I assume that Offspring of People is the correct way to update PD James’ dystopian novel from the 90s, Children of Men. If you haven’t read any of James’ books before, I recommend them. She’s most known for her murder series featuring Inspector Adam Dalgliesh. James was a judge for years, prior to her career as a novelist. That wealth of experience informs her writing. Beside that, though, she is simply an excellent writer. Dalgliesh is right up there with Poirot, Marple, and Father Brown. However, James’ stories are a moodier, more cerebral take on the genre (though one could argue otherwise concerning Father Brown, but not Agatha Christie’s protagonists).
Children of Men, however, was a departure for James. I’d love to know her thought process behind the book. It’s a stand-alone and, as far as I know, the only dystopian work she’s written. In a nutshell, the story is about a slightly futuristic Britain where people can longer have children. There’s a great deal more to the story than that, of course, but that’s the heart of it.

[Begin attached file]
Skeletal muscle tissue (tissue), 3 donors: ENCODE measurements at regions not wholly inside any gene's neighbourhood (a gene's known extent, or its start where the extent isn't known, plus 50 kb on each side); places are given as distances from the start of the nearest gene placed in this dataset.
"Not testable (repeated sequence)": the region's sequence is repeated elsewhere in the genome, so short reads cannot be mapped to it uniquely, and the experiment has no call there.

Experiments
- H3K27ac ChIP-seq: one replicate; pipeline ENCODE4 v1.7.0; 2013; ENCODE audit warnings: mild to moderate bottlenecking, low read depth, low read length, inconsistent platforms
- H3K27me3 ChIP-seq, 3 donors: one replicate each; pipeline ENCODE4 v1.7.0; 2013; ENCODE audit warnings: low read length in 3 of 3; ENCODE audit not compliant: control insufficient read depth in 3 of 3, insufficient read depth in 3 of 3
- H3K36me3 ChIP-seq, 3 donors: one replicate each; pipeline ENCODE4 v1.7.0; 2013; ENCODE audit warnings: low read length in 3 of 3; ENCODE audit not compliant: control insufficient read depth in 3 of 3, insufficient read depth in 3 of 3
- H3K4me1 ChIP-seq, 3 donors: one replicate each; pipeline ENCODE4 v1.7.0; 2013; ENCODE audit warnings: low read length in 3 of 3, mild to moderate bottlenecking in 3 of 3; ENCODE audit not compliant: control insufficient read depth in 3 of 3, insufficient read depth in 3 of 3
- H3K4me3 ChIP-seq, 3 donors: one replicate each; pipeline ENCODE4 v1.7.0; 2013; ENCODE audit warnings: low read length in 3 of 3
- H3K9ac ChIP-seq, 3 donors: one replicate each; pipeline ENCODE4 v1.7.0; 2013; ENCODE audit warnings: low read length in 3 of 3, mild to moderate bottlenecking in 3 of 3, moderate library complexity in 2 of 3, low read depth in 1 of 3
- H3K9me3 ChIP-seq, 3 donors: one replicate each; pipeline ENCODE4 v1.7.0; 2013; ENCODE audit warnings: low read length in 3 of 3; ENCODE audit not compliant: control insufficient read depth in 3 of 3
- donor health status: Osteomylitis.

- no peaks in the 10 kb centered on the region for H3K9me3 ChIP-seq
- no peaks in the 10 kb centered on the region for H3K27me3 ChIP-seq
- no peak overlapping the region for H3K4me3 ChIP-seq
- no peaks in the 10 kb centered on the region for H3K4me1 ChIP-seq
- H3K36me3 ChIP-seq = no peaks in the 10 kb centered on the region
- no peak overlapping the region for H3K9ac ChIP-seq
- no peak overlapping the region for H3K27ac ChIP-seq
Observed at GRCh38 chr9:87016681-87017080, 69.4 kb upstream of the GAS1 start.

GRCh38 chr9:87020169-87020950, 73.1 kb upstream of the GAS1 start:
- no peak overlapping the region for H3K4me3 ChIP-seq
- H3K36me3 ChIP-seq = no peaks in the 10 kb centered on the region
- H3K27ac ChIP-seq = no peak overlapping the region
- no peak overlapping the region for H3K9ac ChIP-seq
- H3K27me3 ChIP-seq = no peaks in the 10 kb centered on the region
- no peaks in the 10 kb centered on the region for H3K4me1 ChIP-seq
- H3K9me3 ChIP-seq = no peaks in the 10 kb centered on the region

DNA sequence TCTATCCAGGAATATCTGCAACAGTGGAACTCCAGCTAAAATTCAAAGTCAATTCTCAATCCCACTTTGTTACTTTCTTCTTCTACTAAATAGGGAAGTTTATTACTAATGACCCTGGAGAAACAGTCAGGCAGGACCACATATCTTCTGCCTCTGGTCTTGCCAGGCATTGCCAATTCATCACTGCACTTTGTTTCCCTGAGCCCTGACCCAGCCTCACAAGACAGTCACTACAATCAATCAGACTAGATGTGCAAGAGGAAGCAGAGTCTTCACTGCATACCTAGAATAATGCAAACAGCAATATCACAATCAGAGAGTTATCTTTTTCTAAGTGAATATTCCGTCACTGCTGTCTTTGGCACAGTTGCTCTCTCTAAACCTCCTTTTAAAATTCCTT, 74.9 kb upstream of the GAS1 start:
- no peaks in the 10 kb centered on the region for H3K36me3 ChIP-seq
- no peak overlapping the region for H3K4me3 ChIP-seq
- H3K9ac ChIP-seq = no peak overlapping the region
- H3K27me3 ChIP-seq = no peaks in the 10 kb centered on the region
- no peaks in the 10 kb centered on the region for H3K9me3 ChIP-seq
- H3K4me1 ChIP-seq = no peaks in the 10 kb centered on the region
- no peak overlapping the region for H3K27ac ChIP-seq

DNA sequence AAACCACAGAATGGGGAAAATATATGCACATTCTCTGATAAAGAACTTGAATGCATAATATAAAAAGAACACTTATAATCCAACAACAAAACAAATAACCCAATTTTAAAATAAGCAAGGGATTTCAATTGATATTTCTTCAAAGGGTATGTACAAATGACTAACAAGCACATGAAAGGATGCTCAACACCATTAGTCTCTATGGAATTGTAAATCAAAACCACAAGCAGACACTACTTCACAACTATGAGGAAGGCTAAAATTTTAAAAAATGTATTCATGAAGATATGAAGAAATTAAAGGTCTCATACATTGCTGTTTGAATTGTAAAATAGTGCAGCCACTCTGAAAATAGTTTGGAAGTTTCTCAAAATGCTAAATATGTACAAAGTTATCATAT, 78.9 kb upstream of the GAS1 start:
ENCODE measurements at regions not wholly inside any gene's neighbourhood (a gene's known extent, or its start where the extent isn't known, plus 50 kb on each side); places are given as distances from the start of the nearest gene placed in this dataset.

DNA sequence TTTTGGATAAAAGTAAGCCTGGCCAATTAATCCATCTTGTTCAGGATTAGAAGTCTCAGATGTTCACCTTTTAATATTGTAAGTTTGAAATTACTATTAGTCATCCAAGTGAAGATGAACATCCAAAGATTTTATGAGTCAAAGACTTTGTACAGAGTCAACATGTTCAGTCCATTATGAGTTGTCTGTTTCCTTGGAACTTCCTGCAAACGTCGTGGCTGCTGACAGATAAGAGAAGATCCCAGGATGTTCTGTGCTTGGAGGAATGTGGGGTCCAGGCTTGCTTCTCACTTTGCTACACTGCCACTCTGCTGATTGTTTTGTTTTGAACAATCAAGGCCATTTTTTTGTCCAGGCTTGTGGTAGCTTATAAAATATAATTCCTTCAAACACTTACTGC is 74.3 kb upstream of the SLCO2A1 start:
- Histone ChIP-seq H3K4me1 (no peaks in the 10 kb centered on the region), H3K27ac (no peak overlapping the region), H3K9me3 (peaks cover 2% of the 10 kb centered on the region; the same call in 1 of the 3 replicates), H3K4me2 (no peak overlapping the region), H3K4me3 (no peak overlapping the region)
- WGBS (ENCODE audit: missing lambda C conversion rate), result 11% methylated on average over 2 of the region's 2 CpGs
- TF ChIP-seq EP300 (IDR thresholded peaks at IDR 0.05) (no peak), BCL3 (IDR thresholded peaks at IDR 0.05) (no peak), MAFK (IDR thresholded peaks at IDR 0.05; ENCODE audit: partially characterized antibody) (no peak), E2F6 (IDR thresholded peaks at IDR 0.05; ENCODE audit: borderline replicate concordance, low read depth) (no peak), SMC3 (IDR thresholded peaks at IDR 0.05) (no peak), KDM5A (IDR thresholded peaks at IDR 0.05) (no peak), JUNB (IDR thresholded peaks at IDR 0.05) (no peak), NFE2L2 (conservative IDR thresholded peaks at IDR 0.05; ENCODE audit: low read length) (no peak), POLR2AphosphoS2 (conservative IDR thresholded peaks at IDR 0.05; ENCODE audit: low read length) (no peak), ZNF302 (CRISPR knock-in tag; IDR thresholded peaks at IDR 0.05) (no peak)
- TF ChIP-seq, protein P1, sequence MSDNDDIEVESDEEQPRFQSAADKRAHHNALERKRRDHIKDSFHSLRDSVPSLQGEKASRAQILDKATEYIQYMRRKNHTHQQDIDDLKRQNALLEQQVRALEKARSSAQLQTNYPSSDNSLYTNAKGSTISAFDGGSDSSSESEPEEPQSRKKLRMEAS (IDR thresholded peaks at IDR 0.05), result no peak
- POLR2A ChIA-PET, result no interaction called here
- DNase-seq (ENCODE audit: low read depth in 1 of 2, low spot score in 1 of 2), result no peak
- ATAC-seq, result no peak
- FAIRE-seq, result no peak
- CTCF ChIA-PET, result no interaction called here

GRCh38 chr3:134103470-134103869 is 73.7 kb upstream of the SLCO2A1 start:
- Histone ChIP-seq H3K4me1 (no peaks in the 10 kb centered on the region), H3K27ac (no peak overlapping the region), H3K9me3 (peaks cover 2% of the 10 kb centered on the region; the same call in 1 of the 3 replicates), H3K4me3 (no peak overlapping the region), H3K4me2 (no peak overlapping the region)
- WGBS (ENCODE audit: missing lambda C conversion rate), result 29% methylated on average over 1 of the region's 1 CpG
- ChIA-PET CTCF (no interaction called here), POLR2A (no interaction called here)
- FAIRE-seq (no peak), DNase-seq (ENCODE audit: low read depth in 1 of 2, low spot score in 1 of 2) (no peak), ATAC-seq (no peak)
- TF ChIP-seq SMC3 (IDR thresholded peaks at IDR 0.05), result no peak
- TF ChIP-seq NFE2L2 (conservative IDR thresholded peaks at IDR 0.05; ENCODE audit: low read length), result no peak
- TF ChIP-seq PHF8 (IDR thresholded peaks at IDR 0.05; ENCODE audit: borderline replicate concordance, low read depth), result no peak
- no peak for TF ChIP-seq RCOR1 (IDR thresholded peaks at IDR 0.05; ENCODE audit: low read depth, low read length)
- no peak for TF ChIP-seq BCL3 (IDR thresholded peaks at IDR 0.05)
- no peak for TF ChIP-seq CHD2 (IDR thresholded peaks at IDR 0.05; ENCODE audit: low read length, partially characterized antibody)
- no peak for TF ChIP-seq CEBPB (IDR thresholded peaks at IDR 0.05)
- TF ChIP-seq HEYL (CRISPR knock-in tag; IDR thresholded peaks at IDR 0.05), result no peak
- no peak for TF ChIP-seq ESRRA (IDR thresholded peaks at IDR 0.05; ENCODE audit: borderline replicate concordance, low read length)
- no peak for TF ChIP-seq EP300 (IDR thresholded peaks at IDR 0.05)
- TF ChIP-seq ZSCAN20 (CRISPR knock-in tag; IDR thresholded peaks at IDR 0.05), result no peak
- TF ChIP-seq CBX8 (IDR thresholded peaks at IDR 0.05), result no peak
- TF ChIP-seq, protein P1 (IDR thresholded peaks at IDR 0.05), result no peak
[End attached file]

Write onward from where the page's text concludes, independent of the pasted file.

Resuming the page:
I read Children of Men sometime in the late 90s and haven’t really thought of it in years. Quick aside: there’s a dreadful film version of it starring, I think, Clive Owen; whoever dreamed that project up and then subsequently slaughtered the story via script should be charged with literary murder.
At any rate, some of the theories that have emerged lately about mRNA vaccines affecting fertility made me think of James’ book. There are some fascinating hypotheticals out there positing that the spike proteins produced by the vaccines, over time, tend to gather in the ovaries and then reduce fertility. The hypotheticals also posit that the spikes lower sperm count.
Whatever the truth behind that or not, the concept is fascinating to consider from a story perspective. Fascinating and horrifying. If there was any truth in it, the world would become a much different place. Can you imagine the slow depopulation of cities across the globe? If you’ve ever seen pictures of modern Detroit, that’s what would become commonplace. Blocks of empty, gaping houses slowly collapsing into moldy ruin. Greenery engulfing the hard outlines of architecture, softening them into something organic and primordial. A wolf watching you silent and silvery-eyed, standing by a rusting crosswalk sign.
One can only imagine. It’s what you do if you love to write stories.
I hope and pray that that particular hypothesis is incorrect.
Of course, as luck (or something) would have it, James set her story in 2021.